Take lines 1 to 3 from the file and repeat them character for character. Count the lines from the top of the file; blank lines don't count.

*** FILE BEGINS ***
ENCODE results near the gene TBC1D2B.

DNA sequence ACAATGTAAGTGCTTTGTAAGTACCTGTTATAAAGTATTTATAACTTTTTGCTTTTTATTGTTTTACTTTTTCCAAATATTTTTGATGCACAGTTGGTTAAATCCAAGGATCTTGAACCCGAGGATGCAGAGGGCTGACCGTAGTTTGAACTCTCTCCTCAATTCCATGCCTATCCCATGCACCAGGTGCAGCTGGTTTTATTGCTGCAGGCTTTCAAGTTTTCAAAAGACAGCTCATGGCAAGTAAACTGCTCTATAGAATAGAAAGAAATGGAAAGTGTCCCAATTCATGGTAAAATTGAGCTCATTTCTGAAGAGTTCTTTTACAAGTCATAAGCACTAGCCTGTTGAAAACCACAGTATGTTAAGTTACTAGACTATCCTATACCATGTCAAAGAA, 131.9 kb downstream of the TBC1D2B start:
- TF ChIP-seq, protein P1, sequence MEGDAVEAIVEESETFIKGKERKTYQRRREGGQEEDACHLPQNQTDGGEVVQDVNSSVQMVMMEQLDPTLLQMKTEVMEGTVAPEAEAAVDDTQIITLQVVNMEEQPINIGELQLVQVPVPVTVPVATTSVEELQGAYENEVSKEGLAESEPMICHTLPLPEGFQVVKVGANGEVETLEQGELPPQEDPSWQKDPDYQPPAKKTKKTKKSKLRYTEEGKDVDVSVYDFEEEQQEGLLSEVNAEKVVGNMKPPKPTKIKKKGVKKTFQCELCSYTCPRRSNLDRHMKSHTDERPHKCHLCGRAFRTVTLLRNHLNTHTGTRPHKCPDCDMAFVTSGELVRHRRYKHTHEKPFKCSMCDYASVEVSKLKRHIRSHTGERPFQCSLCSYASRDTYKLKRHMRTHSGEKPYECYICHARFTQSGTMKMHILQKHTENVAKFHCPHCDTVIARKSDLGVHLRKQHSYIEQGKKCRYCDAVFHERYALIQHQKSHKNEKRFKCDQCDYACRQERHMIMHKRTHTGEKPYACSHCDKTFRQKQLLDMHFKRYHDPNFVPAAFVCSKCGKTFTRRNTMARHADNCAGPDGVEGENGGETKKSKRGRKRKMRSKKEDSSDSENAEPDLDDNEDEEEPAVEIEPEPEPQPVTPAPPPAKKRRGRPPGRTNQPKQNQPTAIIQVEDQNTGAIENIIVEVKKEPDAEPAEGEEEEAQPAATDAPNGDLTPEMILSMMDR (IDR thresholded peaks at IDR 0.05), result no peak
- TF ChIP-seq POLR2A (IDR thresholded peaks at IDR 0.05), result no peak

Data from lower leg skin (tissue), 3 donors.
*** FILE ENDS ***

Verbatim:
ENCODE results near the gene TBC1D2B.

DNA sequence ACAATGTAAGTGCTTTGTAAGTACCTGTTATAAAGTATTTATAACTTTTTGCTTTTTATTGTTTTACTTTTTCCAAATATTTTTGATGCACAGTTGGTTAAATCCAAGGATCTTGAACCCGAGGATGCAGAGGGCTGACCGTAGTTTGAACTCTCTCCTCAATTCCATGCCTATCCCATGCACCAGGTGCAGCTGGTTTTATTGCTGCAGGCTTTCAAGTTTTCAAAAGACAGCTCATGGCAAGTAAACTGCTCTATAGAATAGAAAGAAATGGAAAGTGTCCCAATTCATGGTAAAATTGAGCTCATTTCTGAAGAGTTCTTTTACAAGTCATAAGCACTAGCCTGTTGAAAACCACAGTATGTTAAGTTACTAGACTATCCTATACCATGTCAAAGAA, 131.9 kb downstream of the TBC1D2B start:
- TF ChIP-seq, protein P1, sequence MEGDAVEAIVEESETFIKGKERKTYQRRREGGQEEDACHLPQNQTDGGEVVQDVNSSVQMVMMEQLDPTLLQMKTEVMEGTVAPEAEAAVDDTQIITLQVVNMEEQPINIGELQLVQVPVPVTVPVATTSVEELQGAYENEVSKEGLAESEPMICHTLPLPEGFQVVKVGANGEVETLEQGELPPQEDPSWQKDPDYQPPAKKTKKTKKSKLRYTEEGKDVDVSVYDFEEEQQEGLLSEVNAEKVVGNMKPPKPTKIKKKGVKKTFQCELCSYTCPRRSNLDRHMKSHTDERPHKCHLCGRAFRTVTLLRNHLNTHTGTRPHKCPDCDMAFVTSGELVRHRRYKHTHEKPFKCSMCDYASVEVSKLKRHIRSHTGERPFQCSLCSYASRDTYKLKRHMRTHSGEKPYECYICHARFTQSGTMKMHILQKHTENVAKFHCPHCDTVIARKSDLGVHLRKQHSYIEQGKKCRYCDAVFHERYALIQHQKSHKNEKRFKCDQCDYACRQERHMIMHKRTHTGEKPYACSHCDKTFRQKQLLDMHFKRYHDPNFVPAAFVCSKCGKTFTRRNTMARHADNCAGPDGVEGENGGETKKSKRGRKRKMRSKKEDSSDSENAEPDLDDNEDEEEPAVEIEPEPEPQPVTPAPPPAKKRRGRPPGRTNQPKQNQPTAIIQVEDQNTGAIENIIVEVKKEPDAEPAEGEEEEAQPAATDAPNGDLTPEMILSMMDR (IDR thresholded peaks at IDR 0.05), result no peak